Kristina Kim

“Every time I ever have a cheeseburger, I ask them to put bacon on it — sometimes extra,” said Zulfiqar Mannan, ’20, before an audience of nearly 100 at Muslim Monologues. “I date boys, have sex out of wedlock and regularly put golden glitter or eyeshadow on my face. And still, when my heart broke last month, I remember hiding in a little courtyard and asking Allah to make it hurt just a little, little, little less.”

On Tuesday, the Yale Muslim Students Association hosted the its Muslim Monologues, an event where students of Islamic backgrounds share their personal experiences as members of the faith through individual performances.

The performance was organized by Sana Mojarradi ’19 and Aaminah B’hat ’18, members of the Muslim Students Association. It was the third in a series of events held in honor of Islam Awareness Week. The show, which was sold out, attracted a diverse religious and cultural audience. The speakers told stories and performed spoken-word poetry to describe how they reconcile their personal identity and religion.

“We live in a country where the only Muslim known is sensational,” performer Ziad Ahmed ’21 told the audience. “Headlines don’t sell when they portray us as we are. Bad Muslim, good Muslim, suspicious Muslim. Not Muslim Muslim.”

Ahmed added that Muslims do not need to act as “stewards of their faith,” but they do have a responsibility to champion humanitarianism.

Each story was unique in its trajectory, but all focused on similar themes: the generational divides in the pursuit of faith, public perceptions of Islamic faith and surpassing heteronormative expectations imposed by society.

Nazar Chowdhury, ’20, a member of the Yale Muslim Students Association who helped organize the event, said no performer claimed to be a spokesperson for Islam but that the thread of Islam ties their experiences together.

Performers addressed the differences between their Muslim experiences in their hometowns and at university in a question-and-answer session after all of the performances had concluded.

“In school I always had to explain my religion is not that different from your religion,” said Lina Goelzer ’19. “Over here, conversations are more about why I believe in a religion, in an intellectual way.”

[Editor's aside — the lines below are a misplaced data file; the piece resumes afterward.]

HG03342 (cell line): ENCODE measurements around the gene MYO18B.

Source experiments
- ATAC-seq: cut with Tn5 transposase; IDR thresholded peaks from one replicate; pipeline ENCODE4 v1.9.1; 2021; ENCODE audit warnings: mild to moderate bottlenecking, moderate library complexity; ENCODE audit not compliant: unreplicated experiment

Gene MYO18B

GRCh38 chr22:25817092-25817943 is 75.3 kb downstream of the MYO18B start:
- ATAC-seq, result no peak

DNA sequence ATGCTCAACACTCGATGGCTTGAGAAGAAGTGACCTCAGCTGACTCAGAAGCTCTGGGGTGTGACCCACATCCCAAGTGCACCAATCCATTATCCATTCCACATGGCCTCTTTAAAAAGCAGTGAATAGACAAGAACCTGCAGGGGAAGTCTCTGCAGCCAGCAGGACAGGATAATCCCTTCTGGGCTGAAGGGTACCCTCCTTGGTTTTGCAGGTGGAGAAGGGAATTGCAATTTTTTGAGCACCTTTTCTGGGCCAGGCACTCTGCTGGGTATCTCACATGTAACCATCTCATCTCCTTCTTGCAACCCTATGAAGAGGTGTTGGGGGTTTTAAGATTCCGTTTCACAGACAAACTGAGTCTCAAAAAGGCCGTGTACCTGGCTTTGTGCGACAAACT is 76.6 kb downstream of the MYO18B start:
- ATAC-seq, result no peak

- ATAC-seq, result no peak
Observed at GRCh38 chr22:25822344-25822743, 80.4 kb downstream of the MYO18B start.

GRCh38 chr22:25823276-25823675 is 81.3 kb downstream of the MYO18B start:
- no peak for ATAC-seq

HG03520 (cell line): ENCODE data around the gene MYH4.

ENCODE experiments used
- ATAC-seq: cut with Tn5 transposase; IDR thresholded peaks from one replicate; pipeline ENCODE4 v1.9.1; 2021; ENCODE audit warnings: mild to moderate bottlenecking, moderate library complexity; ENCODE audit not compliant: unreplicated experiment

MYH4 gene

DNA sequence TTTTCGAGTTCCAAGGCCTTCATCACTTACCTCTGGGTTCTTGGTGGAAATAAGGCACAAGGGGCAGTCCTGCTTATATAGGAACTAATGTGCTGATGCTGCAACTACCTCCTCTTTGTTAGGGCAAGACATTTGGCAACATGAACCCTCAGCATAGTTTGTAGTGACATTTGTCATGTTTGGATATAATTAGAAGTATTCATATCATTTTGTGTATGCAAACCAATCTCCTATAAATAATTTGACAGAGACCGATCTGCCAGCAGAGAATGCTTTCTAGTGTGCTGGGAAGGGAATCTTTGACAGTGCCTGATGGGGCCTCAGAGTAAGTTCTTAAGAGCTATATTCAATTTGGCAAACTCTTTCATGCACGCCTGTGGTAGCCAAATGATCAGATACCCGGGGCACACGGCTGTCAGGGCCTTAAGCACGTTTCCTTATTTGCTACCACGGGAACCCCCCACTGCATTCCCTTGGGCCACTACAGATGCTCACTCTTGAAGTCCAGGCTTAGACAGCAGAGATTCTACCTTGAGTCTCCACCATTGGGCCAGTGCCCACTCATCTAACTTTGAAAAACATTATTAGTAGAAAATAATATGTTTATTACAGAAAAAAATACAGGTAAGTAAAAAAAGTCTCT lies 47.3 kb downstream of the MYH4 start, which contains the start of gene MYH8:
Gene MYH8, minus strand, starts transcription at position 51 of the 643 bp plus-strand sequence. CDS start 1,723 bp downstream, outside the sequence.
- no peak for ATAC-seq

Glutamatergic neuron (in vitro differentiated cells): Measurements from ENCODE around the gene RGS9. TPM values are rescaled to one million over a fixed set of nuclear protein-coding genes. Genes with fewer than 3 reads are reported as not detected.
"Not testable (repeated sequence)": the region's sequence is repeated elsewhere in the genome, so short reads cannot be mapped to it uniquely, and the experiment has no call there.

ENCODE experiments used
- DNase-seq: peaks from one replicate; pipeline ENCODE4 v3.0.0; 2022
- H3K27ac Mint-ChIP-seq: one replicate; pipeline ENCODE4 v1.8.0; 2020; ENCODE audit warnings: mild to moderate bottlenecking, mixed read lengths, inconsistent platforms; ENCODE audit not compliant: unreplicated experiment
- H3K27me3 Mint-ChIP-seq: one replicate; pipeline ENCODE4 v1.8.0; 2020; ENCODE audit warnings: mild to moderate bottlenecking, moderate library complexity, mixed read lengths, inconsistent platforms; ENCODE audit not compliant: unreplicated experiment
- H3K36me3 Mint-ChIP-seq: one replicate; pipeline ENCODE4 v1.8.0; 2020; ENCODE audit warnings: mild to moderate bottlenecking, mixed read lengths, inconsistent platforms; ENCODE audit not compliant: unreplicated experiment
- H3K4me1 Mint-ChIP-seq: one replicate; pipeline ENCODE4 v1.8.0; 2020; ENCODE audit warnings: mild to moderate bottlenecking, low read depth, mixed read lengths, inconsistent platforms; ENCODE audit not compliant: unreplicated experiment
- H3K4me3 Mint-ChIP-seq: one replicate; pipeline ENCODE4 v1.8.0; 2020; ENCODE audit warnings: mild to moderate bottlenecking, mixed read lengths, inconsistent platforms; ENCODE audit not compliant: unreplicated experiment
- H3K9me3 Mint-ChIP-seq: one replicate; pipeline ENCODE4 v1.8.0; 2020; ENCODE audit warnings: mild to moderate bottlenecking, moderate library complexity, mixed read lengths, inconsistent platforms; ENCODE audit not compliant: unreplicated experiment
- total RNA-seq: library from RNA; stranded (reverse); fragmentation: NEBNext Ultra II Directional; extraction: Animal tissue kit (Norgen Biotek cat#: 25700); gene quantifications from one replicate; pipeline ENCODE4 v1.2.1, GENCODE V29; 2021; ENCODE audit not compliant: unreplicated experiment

Performer Ahmed Syed ’18 said that his experiences in college have led him to realize how large the Muslim community at Yale really is.

Several members of the audience were moved to tears by the performances.

“As a Muslim it was really unique for me to hear different perspectives from Muslims on campus,” said Omair Khan ’19, an attendee. “I liked hearing how they grappled with the religions themselves. It was humbling because it helped me understand and appreciate how diverse our religion is. I’m walking away with a renewed understanding of what it means to be Muslim.”

Miho Carey ’21 said she enjoyed seeing the performers saying what they wanted to say about their faith in their own way, without others questioning them.

For B’hat, it was beautiful to see the Yale Muslim community come together to showcase its members’ individual identities and stories.

“Living in America, we often forget that Islam is the religion of roughly 25 percent of the world population — it is by no means a monolith,” Syed told News. “So I hope that one big takeaway for the audience from an event that highlights the beautiful, difficult and most importantly, diverse experiences of Muslims is that we shouldn’t buy in to generalized statements about people, communities and belief systems.”

Both Harvard and Princeton universities have previously held Muslim Monologues.

Jever Mariwala |